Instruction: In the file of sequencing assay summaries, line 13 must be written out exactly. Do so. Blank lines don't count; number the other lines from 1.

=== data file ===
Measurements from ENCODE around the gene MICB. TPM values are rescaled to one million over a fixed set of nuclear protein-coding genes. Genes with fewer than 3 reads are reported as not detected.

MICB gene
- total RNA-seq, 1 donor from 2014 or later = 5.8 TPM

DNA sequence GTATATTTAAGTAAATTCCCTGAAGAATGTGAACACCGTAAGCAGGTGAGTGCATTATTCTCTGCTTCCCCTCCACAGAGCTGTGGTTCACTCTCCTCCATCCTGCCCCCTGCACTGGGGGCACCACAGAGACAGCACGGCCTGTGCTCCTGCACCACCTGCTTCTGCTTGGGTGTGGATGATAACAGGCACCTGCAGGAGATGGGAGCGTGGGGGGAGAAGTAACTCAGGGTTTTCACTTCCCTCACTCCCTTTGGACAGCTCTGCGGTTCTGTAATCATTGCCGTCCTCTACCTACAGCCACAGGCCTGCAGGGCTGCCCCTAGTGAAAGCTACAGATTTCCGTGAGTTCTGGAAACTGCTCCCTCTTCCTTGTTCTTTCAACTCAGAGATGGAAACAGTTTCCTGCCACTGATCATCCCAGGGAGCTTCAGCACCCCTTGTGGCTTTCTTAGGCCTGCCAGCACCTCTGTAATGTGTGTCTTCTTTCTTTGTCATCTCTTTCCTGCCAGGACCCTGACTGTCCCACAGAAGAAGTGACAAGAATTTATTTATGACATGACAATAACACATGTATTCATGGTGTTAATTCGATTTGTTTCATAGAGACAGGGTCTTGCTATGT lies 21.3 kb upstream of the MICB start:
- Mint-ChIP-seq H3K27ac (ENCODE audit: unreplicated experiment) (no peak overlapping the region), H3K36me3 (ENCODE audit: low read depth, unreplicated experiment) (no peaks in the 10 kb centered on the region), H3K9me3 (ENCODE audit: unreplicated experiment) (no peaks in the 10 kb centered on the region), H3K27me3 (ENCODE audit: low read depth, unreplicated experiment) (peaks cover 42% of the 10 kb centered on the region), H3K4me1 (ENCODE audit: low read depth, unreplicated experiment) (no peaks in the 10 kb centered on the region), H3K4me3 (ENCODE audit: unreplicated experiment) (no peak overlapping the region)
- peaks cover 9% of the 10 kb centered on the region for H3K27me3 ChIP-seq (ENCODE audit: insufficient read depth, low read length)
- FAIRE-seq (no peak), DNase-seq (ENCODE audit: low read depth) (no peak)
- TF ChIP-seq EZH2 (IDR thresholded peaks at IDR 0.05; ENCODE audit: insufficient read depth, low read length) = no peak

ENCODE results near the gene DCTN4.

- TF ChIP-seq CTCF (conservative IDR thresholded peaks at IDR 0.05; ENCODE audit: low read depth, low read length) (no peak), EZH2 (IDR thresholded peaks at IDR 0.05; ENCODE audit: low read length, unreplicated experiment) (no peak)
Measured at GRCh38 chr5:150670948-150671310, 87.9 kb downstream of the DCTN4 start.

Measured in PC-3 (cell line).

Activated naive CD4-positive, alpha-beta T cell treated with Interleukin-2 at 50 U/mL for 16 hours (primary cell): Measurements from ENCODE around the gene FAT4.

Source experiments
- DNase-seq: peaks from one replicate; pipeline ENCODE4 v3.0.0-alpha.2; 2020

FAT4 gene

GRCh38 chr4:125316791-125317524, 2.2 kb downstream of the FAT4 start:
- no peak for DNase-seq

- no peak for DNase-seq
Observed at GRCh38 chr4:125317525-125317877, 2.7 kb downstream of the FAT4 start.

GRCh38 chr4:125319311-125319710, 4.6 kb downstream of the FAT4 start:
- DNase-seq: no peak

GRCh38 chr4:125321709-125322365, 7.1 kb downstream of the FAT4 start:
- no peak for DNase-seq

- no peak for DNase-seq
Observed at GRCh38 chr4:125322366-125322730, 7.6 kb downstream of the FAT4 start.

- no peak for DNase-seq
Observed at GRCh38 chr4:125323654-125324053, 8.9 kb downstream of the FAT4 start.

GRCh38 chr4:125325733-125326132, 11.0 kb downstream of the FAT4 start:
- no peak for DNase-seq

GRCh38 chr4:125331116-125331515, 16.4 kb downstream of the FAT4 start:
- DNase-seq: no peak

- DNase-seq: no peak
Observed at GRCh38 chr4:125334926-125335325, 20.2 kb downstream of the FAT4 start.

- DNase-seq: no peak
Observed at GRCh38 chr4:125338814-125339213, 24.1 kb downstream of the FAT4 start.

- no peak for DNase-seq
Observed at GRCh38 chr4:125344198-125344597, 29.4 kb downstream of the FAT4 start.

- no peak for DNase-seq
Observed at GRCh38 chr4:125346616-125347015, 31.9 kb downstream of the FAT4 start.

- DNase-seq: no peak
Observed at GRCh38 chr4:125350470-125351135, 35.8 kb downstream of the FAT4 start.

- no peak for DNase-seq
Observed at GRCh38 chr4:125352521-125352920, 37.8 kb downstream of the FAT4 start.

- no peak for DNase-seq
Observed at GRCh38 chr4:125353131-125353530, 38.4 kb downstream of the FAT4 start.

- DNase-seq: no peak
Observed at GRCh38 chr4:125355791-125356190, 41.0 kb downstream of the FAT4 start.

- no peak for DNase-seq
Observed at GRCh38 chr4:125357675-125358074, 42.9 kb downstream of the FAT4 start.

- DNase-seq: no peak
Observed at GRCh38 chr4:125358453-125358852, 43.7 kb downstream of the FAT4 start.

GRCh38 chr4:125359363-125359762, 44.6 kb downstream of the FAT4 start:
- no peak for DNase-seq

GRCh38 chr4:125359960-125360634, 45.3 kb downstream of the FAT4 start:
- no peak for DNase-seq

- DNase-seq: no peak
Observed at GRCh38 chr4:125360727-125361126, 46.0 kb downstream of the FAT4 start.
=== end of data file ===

Activated naive CD4-positive, alpha-beta T cell treated with Interleukin-2 at 50 U/mL for 16 hours (primary cell): Measurements from ENCODE around the gene FAT4.